Leanne Ford’s Garden Before & After (With Photos!)

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When it came to her backyard, designer Leanne Ford had space to work with in, well, spades. After moving cross-country from Los Angeles to her native Pittsburgh with her husband and daughter during the pandemic — and settling into a historic home — some of those old house quirks just happened to extend to the outdoors, which, when taken as a whole, was looking a little worse for the wear. “The yard had metal bars in it, a chain link fence,” says Ford. “But there was this beautiful garden wall, a terracotta porch off the side of the house, which was stunning as is — things just hadn’t been kept up with.”

Always one to embrace imperfection and work with the bones of a space, Ford found herself ready to give her backyard the glow-up it deserved but without changing too much. “My goal was to bring everything back to life, going a little more modern with the furniture but with a nod to traditional European gardens,” she says.

To kick off the project, the yard, porch, and exterior of the home finally got the touch-ups they needed to truly shine (think: removing debris and the old swing set, tending to some of the grass and plantings to get it looking lush again, power-washing, and splurging on new stucco for the facade of the home and fresh paint where it was needed). Once those things were taken care of, and the space was, for all intents and purposes, back in tip-top shape, Ford turned her attention to decorating. “I love the trend of making outdoor spaces just as beautiful as indoor spaces, because in the past, they truly were more of an afterthought,” says Ford. “Now you have overstuffed pillows, cushy sofas — the outside’s really able to be an extension of your home.”

Instead of just hauling in piece after piece of furniture without a plan, though, she put on her thinking cap to truly best utilize her acreage — Ford, after all, has her own line of furnishings with Crate & Barrel that includes outdoor seating, tables, planters, and more. The big design idea? She’d carve the property into distinct nooks that would each serve a specific function — an area for lounging in the sun, a comfy outdoor living room with sofas and chairs for reading, an entertaining spot for drinks and meals, and so on.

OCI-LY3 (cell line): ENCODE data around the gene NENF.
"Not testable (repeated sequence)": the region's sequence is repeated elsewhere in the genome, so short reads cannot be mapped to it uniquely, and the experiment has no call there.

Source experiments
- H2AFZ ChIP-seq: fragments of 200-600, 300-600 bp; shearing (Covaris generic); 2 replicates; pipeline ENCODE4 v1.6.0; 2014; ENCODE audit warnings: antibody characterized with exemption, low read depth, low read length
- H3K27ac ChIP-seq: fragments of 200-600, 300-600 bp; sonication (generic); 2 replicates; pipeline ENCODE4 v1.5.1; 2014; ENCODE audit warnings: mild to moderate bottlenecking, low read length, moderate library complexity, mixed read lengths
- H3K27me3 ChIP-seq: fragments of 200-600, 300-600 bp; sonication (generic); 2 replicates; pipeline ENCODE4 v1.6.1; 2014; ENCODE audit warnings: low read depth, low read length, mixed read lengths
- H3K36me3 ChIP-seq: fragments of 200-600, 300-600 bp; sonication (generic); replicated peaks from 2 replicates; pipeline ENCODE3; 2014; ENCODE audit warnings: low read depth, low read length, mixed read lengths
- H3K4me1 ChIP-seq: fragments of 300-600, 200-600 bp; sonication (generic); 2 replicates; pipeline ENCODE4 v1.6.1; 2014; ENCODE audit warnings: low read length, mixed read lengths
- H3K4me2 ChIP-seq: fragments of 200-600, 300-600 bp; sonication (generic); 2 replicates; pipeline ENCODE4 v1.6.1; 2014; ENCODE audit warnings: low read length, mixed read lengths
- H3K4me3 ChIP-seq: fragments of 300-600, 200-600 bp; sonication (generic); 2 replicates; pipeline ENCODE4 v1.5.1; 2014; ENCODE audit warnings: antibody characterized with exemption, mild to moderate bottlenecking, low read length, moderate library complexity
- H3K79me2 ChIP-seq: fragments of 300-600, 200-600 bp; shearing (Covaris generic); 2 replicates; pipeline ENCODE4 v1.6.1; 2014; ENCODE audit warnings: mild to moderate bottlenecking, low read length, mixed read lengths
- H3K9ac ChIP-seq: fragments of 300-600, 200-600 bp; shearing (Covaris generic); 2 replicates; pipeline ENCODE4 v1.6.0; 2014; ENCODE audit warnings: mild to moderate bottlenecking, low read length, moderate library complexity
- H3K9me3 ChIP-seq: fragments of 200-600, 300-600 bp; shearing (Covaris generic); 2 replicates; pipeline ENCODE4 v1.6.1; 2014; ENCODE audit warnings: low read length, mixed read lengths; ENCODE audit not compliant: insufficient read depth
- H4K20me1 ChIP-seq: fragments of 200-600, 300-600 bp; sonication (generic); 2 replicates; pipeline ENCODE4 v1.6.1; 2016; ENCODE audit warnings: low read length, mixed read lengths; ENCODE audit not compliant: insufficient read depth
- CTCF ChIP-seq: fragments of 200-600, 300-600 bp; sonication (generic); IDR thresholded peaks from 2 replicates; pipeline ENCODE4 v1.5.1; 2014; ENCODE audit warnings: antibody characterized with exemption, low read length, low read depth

To settle on her zones, Ford considered the flow from the indoors to the outside around the perimeter of the house, as well what made sense where — and got a little bit creative with her setups based on the features already in the yard, many of which she kept and rehabbed. The gray stone paved patio, for instance, became a natural place for a line of lounge chairs. “I don’t have a pool, but that doesn’t mean I can’t sit in the sun,” says Ford.

On the flip side, when Ford and her family or guests want a little shade, they can retreat to the terracotta porch, where her Jeannie Teak Outdoor Sofas sit beneath a covered overhang that transitions into a lovely trellis. For dining, guests can take their pick: sitting at the Jeannie Extendable Teak Outdoor Dining Table on the Jeannie Teak Outdoor Dining Chairs in front of the original lattice-trimmed garden wall that’s right off the kitchen (making it super-convenient for serving), or, as Ford is accustomed to doing when the mood strikes, the whole setup can be moved right into the grassy knoll in the yard for a dining-in-a-secret-garden vibe.

In true “Lazy Lee” fashion — Ford’s design alter ego that’s all about a good shortcut — Ford made certain decorative choices to make her life easier, but you wouldn’t know it from how artfully arranged the backyard turned out. First, she designed much of her outdoor furniture for Crate & Barrel from materials like teak, concrete (the Pebble Coffee Table, as shown just above), and all-weather performance polyester upholstery so she doesn’t have to worry about dragging anything in when it rains (and pieces look better with that lived-in patina they’ll get over time). For greenery, she turned to lots of lavender and boxwood, notoriously lower-maintenance outdoor plants. Pea gravel went into the section of yard around that striking garden wall because it’s inexpensive, easy to install and tend to, and barefoot-friendly. It also totally nails the European courtyard vibe Ford was after, which is complemented by the way in which her own outdoor pieces reference French mid-century design with their timeless, simple lines. 

Now that the work is behind her, Ford couldn’t be happier in her natural habitat for the summer: the outdoors. “I feel so at peace and at home in my garden,” says Ford. “I’m looking forward to the lazy days ahead out there.”

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